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digitalmars.D.learn - ANSI - output with phobos

reply me <me nospamusa.com> writes:
for(char c = 0; c < c.max; c++)
    writefln(c);

In a not too distant past the above code could produce the entire ANSI table,
however this is not the case today. Today it peters out at 127 and any code
beyond that cannot be desplayed. The error message produced is:

  Error: 4invalid UTF-8 sequence

Please provide some guidance on how to accomplish this in present D.

Thanks,
Drew
Apr 03 2007
next sibling parent reply me <me nospamusa.com> writes:
me Wrote:

 for(char c = 0; c < c.max; c++)
     writefln(c);
 
 In a not too distant past the above code could produce the entire ANSI table,
however this is not the case today. Today it peters out at 127 and any code
beyond that cannot be desplayed. The error message produced is:
 
   Error: 4invalid UTF-8 sequence
 
 Please provide some guidance on how to accomplish this in present D.
 
 Thanks,
 Drew

First let me apologize for the double post. I am aware that printf() can still be used to achieve the desired result. However, Im interested in accomplishing this through writef()/writefln(); Thanks again, Drew
Apr 03 2007
next sibling parent Derek Parnell <derek nomail.afraid.org> writes:
On Tue, 03 Apr 2007 20:26:49 -0400, me wrote:

 me Wrote:
 
 for(char c = 0; c < c.max; c++)
     writefln(c);
 
 In a not too distant past the above code could produce the entire ANSI table,
however this is not the case today. Today it peters out at 127 and any code
beyond that cannot be desplayed. The error message produced is:
 
   Error: 4invalid UTF-8 sequence
 
 Please provide some guidance on how to accomplish this in present D.
 
 Thanks,
 Drew


You seem to be wanting to display the characters of the console's current code-page.
 I am aware that printf() can still be used to achieve the desired result.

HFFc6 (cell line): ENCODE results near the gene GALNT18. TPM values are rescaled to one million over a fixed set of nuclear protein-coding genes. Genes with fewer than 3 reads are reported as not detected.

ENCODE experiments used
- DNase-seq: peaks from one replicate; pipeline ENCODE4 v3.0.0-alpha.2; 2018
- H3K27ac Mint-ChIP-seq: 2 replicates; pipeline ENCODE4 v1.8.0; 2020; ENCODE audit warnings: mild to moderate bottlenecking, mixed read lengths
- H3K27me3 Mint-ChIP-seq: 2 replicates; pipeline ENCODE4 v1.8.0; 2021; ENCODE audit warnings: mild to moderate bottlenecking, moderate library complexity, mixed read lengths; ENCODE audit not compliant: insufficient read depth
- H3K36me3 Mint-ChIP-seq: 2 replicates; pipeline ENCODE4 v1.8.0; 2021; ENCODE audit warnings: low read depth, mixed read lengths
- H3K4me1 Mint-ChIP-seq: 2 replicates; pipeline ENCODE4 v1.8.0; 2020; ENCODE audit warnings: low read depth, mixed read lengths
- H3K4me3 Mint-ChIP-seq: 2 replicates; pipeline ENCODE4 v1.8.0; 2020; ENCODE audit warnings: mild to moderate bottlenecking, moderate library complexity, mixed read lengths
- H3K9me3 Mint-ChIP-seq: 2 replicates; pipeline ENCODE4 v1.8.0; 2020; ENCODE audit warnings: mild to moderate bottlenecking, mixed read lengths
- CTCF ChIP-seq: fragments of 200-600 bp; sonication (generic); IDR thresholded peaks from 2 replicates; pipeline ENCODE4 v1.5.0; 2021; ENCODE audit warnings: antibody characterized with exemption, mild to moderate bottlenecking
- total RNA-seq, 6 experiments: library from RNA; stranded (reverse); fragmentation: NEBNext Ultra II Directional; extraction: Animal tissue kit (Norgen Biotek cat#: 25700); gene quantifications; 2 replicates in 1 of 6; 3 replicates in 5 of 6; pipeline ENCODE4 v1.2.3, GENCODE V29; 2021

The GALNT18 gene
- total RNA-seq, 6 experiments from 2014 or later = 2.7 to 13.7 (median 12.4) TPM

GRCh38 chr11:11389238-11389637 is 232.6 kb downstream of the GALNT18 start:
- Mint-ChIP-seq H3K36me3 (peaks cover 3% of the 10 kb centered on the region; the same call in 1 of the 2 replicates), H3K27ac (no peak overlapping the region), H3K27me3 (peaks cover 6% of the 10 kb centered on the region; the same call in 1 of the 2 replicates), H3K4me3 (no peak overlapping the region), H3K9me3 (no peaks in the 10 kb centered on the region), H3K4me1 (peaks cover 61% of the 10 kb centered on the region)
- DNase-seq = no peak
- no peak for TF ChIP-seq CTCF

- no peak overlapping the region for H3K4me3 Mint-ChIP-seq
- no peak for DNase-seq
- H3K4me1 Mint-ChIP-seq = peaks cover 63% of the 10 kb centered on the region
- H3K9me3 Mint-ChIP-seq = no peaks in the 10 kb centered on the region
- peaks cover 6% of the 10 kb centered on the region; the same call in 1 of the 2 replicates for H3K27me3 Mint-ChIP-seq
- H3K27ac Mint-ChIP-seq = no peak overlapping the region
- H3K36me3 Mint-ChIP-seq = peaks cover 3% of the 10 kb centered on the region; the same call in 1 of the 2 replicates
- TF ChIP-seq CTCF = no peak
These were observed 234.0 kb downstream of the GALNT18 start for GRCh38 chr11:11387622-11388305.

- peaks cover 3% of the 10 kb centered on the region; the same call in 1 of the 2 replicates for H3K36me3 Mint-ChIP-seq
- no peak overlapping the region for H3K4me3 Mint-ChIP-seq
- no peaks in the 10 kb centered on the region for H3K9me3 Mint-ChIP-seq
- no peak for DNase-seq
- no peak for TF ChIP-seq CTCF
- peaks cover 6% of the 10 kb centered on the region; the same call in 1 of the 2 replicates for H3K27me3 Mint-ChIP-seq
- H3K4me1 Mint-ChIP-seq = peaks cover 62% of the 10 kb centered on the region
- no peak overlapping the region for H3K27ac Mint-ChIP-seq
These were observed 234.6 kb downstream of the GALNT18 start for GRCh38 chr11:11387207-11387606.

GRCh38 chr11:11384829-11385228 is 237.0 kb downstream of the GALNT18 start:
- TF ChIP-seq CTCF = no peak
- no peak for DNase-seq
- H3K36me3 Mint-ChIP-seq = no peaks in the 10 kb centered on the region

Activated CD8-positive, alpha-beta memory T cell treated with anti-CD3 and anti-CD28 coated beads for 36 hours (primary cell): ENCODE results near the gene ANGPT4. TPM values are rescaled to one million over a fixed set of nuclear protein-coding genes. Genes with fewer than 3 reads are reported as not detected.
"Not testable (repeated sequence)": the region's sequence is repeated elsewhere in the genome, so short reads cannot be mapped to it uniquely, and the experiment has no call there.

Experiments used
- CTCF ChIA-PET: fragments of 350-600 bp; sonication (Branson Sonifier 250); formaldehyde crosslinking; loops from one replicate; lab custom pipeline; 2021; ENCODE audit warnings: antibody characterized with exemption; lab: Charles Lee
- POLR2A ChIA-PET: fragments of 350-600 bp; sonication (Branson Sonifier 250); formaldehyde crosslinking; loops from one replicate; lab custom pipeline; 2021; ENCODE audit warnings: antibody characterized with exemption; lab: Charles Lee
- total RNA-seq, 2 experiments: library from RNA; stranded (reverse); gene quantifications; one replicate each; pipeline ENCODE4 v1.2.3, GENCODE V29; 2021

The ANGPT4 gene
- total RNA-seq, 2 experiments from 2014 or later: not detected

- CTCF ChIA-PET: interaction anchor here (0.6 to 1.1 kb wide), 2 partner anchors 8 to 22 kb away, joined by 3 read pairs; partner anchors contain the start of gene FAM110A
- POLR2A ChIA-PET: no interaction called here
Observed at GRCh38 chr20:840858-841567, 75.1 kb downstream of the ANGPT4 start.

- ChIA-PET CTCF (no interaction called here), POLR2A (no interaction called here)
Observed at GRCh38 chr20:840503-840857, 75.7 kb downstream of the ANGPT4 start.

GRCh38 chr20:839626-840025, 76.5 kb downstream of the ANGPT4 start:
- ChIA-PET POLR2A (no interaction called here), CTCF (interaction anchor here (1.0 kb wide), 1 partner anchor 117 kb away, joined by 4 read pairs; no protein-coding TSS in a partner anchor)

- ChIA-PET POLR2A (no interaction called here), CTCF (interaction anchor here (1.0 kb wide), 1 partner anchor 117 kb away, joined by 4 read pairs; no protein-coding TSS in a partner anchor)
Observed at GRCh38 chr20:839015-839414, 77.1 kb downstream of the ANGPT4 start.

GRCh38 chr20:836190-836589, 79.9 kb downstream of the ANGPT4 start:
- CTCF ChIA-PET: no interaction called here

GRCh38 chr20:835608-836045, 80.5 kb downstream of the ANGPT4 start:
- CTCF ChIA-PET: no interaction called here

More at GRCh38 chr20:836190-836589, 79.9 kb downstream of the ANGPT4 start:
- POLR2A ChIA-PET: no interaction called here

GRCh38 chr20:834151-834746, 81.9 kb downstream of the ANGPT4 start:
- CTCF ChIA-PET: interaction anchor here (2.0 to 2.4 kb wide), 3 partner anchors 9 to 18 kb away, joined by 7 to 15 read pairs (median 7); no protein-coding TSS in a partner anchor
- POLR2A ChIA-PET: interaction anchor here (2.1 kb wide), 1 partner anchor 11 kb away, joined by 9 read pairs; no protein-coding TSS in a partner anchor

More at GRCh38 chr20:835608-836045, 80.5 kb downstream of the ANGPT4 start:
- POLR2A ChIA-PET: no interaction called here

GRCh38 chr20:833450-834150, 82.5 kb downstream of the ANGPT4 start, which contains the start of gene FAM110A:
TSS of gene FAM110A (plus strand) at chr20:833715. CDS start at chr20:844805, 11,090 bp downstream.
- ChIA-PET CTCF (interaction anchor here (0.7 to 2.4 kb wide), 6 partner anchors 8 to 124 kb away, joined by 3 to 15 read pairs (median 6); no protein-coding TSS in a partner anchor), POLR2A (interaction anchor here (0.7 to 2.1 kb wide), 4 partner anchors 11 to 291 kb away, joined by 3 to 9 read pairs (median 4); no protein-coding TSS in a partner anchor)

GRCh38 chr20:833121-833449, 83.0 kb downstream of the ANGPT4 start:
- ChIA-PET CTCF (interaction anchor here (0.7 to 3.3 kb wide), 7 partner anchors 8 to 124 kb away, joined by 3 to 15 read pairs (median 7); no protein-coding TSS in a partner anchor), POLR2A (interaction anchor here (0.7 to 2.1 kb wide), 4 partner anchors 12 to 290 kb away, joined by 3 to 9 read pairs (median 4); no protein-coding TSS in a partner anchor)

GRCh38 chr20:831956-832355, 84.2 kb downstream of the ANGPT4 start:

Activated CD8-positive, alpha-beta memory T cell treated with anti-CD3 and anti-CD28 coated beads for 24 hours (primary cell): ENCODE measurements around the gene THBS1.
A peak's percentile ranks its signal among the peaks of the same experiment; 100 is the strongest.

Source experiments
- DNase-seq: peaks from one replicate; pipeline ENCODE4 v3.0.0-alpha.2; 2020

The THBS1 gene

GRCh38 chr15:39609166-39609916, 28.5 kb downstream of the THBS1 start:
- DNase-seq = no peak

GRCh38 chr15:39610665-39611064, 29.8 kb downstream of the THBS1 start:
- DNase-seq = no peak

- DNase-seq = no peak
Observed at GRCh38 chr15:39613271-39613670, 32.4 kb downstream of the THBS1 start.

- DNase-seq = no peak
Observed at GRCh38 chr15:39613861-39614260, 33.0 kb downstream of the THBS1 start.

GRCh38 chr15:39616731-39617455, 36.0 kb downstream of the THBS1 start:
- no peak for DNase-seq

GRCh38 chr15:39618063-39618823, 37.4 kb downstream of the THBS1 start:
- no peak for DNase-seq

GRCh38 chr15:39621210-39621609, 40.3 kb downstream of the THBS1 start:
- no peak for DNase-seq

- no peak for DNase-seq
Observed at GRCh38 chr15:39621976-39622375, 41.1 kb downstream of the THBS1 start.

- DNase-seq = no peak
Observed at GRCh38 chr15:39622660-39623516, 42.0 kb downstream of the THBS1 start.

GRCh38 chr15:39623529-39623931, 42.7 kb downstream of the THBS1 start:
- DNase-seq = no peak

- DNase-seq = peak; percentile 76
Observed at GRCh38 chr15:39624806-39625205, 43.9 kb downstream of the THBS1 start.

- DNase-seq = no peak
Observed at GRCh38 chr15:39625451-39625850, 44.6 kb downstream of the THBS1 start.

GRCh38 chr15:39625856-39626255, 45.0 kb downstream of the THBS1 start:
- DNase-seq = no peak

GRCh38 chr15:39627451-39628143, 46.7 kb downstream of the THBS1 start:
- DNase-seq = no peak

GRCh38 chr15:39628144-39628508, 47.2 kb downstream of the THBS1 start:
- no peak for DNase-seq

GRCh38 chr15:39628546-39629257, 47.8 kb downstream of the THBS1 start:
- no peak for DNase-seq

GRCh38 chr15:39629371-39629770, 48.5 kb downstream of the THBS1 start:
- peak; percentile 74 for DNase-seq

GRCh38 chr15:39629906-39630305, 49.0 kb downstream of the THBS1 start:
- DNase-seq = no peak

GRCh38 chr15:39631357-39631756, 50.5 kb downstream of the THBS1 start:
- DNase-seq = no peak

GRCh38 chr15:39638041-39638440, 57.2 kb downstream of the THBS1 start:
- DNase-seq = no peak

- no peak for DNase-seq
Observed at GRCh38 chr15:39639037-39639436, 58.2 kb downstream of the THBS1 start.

So I guess, the issue you are trying to resolve is how to convert code-page characters into UTF-8 form. Character values 128-255 are displayed on the Windows console using the console's current code-page to select the appropriate glyph. To get the same glyph to display using Unicode (which is the only character set that D supports) would mean that you have to set the console to a Unicode "code-page" and manually convert the character values from the code-page you were assuming, to the equivalent Unicode value. Not a trivial task at all. -- Derek (skype: derek.j.parnell) Melbourne, Australia "Justice for David Hicks!" 4/04/2007 11:05:14 AM
Apr 03 2007
prev sibling parent Deewiant <deewiant.doesnotlike.spam gmail.com> writes:
me wrote:
 for(char c = 0; c < c.max; c++)
     writefln(c);

 In a not too distant past the above code could produce the entire ANSI table,
however this is not the case today. Today it peters out at 127 and any code
beyond that cannot be desplayed. The error message produced is:

   Error: 4invalid UTF-8 sequence

 Please provide some guidance on how to accomplish this in present D.

First let me apologize for the double post. I am aware that printf() can still be used to achieve the desired result. However, I知 interested in accomplishing this through writef()/writefln();

Not possible. Just use the C library, writing a wrapper around it if you don't want to worry about whether strings are zero-terminated all the time. -- Remove ".doesnotlike.spam" from the mail address.
Apr 04 2007
prev sibling next sibling parent Derek Parnell <derek nomail.afraid.org> writes:
On Tue, 03 Apr 2007 20:16:06 -0400, me wrote:

 for(char c = 0; c < c.max; c++)
     writefln(c);
 
 In a not too distant past the above code could produce the entire ANSI table,
however this is not the case today. Today it peters out at 127 and any code
beyond that cannot be desplayed. The error message produced is:
 
   Error: 4invalid UTF-8 sequence
 
 Please provide some guidance on how to accomplish this in present D.
 

Characters whose numeric representation is above 127 and less than 256, are not UTF-8 characters and the function 'writefln' expects 'char' values to be UTF-8. So, to do what you want, you must either not use writefln or not use 'char' types. import std.stdio; void main() { for(ubyte c = 0; c < c.max; c++) { if (c <= 127) writef("'%s' ", cast(char)c); writefln(c); } } -- Derek (skype: derek.j.parnell) Melbourne, Australia "Justice for David Hicks!" 4/04/2007 10:22:49 AM